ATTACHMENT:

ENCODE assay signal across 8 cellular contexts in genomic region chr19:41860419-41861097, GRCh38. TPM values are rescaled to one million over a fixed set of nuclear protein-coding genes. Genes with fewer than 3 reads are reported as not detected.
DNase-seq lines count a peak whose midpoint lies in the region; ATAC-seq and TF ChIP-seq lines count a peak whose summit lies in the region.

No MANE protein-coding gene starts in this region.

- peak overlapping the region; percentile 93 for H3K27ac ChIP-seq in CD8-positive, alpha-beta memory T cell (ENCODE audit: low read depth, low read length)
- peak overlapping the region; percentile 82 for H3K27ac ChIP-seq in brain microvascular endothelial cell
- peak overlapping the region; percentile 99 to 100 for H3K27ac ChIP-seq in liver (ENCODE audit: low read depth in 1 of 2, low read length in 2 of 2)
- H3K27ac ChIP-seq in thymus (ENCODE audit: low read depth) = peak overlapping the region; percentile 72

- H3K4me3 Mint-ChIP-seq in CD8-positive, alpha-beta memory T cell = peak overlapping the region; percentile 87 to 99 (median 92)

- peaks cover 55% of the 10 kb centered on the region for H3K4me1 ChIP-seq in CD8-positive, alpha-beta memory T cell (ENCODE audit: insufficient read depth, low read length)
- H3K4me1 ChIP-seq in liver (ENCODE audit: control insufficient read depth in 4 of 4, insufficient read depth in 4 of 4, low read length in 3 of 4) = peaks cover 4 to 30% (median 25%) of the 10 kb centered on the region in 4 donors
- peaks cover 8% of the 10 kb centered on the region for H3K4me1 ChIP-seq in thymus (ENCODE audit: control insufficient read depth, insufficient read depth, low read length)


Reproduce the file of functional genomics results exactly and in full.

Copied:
ENCODE assay signal across 8 cellular contexts in genomic region chr19:41860419-41861097, GRCh38. TPM values are rescaled to one million over a fixed set of nuclear protein-coding genes. Genes with fewer than 3 reads are reported as not detected.
DNase-seq lines count a peak whose midpoint lies in the region; ATAC-seq and TF ChIP-seq lines count a peak whose summit lies in the region.

No MANE protein-coding gene starts in this region.

- peak overlapping the region; percentile 93 for H3K27ac ChIP-seq in CD8-positive, alpha-beta memory T cell (ENCODE audit: low read depth, low read length)
- peak overlapping the region; percentile 82 for H3K27ac ChIP-seq in brain microvascular endothelial cell
- peak overlapping the region; percentile 99 to 100 for H3K27ac ChIP-seq in liver (ENCODE audit: low read depth in 1 of 2, low read length in 2 of 2)
- H3K27ac ChIP-seq in thymus (ENCODE audit: low read depth) = peak overlapping the region; percentile 72

- H3K4me3 Mint-ChIP-seq in CD8-positive, alpha-beta memory T cell = peak overlapping the region; percentile 87 to 99 (median 92)

- peaks cover 55% of the 10 kb centered on the region for H3K4me1 ChIP-seq in CD8-positive, alpha-beta memory T cell (ENCODE audit: insufficient read depth, low read length)
- H3K4me1 ChIP-seq in liver (ENCODE audit: control insufficient read depth in 4 of 4, insufficient read depth in 4 of 4, low read length in 3 of 4) = peaks cover 4 to 30% (median 25%) of the 10 kb centered on the region in 4 donors
- peaks cover 8% of the 10 kb centered on the region for H3K4me1 ChIP-seq in thymus (ENCODE audit: control insufficient read depth, insufficient read depth, low read length)